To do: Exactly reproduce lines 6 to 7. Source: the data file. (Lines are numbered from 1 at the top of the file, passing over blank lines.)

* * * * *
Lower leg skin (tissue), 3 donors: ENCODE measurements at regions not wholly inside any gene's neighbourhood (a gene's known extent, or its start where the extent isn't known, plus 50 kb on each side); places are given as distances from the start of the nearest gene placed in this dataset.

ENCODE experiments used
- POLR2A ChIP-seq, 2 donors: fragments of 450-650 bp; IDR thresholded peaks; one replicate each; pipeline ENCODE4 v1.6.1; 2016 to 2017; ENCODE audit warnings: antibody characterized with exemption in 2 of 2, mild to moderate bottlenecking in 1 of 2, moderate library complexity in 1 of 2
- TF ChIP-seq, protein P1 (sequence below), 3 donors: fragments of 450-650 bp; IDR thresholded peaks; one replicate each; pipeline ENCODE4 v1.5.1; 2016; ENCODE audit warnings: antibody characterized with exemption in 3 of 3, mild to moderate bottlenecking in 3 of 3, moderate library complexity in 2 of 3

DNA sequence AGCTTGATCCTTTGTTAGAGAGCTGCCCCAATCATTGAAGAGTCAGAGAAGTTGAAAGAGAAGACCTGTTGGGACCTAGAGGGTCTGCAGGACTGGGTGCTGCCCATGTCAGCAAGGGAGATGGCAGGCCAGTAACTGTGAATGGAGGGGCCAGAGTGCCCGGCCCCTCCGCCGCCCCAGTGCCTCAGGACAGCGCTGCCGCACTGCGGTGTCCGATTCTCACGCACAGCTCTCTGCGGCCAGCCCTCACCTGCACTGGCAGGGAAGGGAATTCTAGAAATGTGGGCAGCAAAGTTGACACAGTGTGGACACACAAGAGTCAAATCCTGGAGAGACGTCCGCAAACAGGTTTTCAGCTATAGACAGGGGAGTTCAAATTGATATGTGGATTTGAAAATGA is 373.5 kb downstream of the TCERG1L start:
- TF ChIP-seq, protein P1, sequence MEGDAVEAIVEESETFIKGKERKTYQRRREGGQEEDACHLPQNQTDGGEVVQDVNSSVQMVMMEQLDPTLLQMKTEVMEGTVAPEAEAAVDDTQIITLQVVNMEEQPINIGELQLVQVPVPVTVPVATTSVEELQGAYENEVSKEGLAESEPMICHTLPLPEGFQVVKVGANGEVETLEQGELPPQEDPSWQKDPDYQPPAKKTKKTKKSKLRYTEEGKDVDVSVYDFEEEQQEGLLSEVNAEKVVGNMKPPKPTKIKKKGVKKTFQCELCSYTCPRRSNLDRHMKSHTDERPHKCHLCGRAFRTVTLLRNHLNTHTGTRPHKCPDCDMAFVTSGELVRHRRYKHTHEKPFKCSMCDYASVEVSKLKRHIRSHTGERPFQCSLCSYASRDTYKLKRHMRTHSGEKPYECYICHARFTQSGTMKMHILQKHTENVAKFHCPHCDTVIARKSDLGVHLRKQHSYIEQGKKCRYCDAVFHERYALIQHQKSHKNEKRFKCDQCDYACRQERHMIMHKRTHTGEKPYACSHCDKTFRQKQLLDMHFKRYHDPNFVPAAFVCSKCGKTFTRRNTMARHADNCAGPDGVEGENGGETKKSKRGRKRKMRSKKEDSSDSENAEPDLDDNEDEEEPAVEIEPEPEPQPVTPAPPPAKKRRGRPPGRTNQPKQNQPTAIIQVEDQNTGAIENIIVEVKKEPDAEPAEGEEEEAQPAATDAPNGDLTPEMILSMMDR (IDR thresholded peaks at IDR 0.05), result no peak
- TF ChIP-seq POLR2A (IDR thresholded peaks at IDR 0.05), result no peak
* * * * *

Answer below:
- TF ChIP-seq, protein P1, sequence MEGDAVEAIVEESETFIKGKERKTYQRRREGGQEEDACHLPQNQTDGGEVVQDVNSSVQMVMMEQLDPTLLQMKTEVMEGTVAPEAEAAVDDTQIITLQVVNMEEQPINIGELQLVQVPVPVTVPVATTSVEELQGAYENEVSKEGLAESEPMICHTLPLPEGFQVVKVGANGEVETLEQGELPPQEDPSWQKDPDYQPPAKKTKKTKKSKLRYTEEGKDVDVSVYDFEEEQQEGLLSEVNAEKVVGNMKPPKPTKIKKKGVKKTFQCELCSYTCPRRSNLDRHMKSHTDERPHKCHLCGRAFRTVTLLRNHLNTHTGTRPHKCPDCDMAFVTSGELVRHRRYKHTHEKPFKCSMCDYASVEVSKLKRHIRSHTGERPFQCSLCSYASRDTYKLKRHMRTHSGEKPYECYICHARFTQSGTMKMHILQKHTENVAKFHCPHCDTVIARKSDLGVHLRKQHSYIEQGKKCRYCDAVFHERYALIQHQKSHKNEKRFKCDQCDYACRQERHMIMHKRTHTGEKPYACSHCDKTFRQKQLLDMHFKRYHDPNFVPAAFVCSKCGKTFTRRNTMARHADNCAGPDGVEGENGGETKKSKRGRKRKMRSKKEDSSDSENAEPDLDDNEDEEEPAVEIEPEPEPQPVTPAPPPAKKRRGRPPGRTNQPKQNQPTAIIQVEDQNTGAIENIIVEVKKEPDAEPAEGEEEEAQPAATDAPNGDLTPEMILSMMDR (IDR thresholded peaks at IDR 0.05), result no peak
- TF ChIP-seq POLR2A (IDR thresholded peaks at IDR 0.05), result no peak